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Clinton vs. Warren: Big Differences, Despite Claims to the Contrary

By       Message David Sirota     Permalink
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Cross-posted from AlterNet

Despite what Clinton's allies would have you believe, Clinton is way to the right of Warren


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Hillary Clinton's political allies want Democratic primary voters to believe that the former secretary of state is just like populist Massachusetts senator Elizabeth Warren, and they've been claiming that there are no differences between the two possible presidential contenders. There's just one problem: That's not true.

Clinton last week filled in for George W. Bush at an Ameriprise conference, continuing a speaking tour that is raking in big money from Wall Street. One of her aides later downplayed the idea that Clinton's relationship with the financial sector could be a political liability for her, should she face Warren in the 2016 Democratic presidential primaries. The aide defiantly insisted that the two are exactly the same.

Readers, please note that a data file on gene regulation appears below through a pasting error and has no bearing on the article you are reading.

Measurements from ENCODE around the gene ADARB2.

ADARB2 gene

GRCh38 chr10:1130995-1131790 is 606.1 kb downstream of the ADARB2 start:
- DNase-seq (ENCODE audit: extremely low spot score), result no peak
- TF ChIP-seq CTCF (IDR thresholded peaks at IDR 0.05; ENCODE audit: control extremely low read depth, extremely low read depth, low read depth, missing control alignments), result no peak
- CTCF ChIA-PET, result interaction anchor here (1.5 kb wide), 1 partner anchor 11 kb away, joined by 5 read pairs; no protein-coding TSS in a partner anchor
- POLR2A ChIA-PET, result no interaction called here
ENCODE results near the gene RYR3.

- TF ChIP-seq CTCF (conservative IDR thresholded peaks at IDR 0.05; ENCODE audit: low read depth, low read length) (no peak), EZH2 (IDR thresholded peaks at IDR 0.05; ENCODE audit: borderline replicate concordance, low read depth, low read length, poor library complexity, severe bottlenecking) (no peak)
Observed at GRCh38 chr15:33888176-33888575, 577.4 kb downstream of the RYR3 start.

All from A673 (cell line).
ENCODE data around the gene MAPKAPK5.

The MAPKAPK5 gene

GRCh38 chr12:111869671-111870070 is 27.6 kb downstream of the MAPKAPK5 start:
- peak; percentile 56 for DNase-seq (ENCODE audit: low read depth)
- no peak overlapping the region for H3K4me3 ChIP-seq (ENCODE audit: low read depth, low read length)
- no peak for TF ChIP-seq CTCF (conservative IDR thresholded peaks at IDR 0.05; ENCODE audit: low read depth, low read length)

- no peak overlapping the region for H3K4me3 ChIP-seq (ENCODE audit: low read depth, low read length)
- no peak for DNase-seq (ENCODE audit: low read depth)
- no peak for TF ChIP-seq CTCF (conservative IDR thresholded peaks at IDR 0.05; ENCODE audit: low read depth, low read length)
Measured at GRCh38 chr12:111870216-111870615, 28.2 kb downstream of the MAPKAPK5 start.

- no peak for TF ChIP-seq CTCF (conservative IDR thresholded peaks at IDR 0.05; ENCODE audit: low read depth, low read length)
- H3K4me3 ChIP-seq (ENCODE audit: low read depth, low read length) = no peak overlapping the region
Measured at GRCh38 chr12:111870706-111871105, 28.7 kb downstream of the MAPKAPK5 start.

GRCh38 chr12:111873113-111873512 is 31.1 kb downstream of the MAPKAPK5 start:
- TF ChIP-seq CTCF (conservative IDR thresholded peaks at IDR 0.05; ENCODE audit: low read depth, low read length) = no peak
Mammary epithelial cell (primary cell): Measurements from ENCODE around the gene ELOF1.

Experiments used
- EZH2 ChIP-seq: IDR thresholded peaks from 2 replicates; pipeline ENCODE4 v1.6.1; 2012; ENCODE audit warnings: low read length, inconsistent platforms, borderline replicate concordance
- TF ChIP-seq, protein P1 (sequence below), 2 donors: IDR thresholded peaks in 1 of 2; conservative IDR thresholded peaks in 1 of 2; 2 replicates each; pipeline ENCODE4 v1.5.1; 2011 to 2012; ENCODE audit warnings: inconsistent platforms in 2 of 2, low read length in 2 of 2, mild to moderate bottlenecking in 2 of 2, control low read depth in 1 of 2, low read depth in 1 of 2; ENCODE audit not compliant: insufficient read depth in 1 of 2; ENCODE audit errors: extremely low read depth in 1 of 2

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"Ask any so-called 'left' or 'liberal' critic of Hillary to name a single vote or position (on) which Elizabeth Warren and Hillary would disagree," said the Clinton strategist to The Hill newspaper.

OK, fine. I'll take the challenge -- there are many differences between these two politicians.

For example, in her book, "The Two Income Trap," Warren slammed Clinton for casting a Senate vote in 2001 for a bankruptcy bill that ultimately passed in 2005. That legislation makes it more difficult for credit card customers to renegotiate their debts, even as it allows the wealthy to protect their second homes and yachts from creditors. According to a 2009 study by the Federal Reserve Bank of New York, the bankruptcy bill's provisions changing debt payback provisions played a central role in the foreclosure crisis, as the new law forced homeowners to pay off credit card debts before paying their mortgage.

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David Sirota is a full-time political journalist, best-selling author and nationally syndicated newspaper columnist living in Denver, Colorado. He blogs for Working Assets and the Denver Post's PoliticsWest website. He is a Senior Editor at In These Times magazine, which in 2006 received the Utne Independent Press Award for political coverage. His 2006 book, Hostile Takeover, was a New York Times bestseller, and is now out in paperback. He has been a guest on, among others, CNN, MSNBC, CNBC and NPR. His writing, which draws on his (more...)
 

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